Figure 3. Clinical course after initial visit to our department. During dietary treatment, we identified dairy products and eggs as causative foods of the symptoms, and prednisolone was ceased.
Endoscopy showed improvement of villous atrophy in the ileum (Figure 4). Histopathology showed eosinophilic infiltration decreased to 2–3/HPF (Figure 5). We also monitored total IgE level and peripheral eosinophil count each week during treatment, but we found no relationship between those values and the symptoms. The patient has continued the elimination diet as an outpatient, and she no longer is affected by severe abdominal symptoms. At the time of writing, she was in good condition without prednisolone administration.
Figure 4. Endoscopy after 4 months of dietary treatment showing improvement of villous atrophy in lesion of ileum.
Figure 5. H&E stain during dietary treatment showing improvement of villous atrophy in the ileum and eosinophil infiltration decreased to 2–3/high power field. (A) 10x. (B) 40x.
Consensus is lacking regarding optimal treatment for patients with EGE.10,11 Although corticosteroid therapy remains the mainstay to induce remission, EGE often relapses during steroid tapering or after corticosteroid withdrawal. In addition, long-term use of corticosteroids is not desirable because of serious adverse effects, including adrenocortical suppression, hyperglycemia, and cushingoid state.
Non-IgE-dependent allergic inflammation caused by a food allergen is considered to be important for the pathogenesis of EGE, so the use of elemental or elimination diets has been recommended.9 However, it is difficult to identify causative foods because an individual’s response to an elimination diet does not always correlate with laboratory and skin food allergy tests, such as allergen-specific IgE tests or patch and scratch tests. Indeed, patients with EGE are often found to be sensitized to multiple food allergens in examinations of serum allergen-specific IgE, although the clinical relevance of allergen-specific IgE is not clear.12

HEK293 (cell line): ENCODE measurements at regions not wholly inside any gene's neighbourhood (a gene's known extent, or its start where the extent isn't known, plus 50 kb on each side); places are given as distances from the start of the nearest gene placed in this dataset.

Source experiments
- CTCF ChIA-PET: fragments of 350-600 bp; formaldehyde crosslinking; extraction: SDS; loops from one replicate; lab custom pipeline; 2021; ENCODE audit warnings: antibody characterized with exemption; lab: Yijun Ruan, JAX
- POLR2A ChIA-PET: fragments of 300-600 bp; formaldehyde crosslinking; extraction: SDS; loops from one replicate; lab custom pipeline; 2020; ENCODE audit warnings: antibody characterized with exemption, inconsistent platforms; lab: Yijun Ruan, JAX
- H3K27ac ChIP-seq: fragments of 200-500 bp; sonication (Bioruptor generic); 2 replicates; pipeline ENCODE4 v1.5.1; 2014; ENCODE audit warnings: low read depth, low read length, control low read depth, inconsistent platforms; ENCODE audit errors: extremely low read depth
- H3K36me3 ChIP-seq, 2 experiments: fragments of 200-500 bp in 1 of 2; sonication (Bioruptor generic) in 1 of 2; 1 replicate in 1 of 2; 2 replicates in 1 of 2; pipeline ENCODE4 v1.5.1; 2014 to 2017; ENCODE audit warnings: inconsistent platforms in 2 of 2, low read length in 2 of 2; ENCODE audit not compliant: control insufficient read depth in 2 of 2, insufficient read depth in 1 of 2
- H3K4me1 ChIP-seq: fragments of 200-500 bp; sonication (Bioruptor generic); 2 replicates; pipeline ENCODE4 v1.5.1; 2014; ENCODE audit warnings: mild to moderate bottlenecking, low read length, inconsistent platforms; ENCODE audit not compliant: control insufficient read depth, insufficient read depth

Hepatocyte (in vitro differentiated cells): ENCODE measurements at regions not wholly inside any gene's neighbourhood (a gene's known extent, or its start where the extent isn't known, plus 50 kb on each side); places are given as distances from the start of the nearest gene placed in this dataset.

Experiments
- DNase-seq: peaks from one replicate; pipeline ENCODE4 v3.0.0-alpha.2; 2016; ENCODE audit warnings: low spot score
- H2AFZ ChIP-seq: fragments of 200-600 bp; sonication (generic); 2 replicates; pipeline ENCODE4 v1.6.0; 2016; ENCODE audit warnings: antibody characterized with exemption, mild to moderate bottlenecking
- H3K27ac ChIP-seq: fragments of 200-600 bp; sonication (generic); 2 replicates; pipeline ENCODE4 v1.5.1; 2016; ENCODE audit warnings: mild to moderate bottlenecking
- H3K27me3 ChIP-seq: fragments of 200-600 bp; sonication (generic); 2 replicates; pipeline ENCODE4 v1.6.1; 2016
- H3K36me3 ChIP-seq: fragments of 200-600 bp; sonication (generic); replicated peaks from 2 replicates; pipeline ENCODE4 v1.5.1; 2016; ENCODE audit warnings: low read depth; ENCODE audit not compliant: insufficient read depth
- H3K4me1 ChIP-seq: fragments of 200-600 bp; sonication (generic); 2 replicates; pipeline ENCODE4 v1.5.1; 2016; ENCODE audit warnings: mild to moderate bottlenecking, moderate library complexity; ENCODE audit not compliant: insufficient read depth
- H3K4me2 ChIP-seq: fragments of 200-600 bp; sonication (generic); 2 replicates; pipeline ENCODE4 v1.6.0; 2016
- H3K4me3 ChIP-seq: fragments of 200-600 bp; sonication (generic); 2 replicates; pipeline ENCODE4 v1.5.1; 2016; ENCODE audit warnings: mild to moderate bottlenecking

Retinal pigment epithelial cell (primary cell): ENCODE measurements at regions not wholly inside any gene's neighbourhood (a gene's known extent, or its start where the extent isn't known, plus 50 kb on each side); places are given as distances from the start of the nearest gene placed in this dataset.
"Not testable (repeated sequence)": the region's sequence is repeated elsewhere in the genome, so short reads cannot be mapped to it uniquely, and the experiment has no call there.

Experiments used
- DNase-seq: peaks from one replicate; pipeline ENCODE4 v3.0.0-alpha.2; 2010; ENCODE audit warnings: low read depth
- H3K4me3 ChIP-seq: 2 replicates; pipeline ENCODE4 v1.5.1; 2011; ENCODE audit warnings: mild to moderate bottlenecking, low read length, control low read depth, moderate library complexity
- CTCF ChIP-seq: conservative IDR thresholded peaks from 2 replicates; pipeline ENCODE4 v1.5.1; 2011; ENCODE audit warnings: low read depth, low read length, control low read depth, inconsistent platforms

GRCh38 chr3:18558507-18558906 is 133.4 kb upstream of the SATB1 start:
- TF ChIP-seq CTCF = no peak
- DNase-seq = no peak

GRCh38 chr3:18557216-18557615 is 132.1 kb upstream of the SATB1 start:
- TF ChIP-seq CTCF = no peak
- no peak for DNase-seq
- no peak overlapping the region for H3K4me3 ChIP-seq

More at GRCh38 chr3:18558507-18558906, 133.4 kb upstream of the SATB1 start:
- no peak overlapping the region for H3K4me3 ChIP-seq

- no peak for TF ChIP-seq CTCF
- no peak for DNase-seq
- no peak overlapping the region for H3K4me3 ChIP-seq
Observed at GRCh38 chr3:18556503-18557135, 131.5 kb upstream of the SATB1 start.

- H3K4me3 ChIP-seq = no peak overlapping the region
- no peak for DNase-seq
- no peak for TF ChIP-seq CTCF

An empiric food-elimination diet, preferentially devoid of 6 common food allergens, is most frequently used as dietary therapy for patients with EoE because of the many disadvantages of elemental diets and the low diagnostic accuracy of skin allergy testing to identify trigger foods.6,13 A recent systematic review demonstrated that a 6-food elimination diet was effective for 72.1% of examined cases (95% CI 65.8–78.1%), with no significant differences in remission following dietary intervention between adults and children.6 As food are reintroduced sequentially, 1–2 foods are usually identified as being responsible for EoE in 65–85% of EoE patients, with milk most frequently associated with symptoms in both adults and children.14 Recently, multiple food-elimination diet therapy has also been used for pediatric patients with EGE.15,16 Therefore, we designed a multiple food-elimination diet, including 6 major foods, for adult patients with EGE.
For our case, an antigen-specific IgE antibody was identified only for shrimp, and there was no relationship between total IgE level and symptoms. With the use of this food-elimination diet, we identified dairy products and eggs as causative foods, and the patient’s symptoms disappeared with a diet free of those foods. These findings support the pathogenic role of non-IgE-mediated hypersensitivity in EGE.
Author contributions: E. Okimoto, M. Okada, H. Mikami, H. Sonoyama, N. Oshima, and N. Ishimura wrote and edited the manuscript. A. Araki, N. Ishikawa, and R. Maruyama evaluated histological findings. J. Hirai supported nutritional treatment. S. Ishihara and Y. Kinoshita edited the manuscript. N. Ishimura is the article guarantor.
Financial disclosure: This project was supported by Health and Labor Sciences Research Grants, Research on Intra-ctable Diseases, from the Ministry of Health, Labour, and Welfare in Japan.
Informed consent was obtained for this case report.
Correspondence: Norihisa Ishimura, Department of Gastroenterology and Hepatology, Shimane University School of Medicine, 89-1, Enya-cho, Izumo, Shimane, 693-8501, Japan (email@example.com).
Received December 3, 2017; Accepted March 22, 2018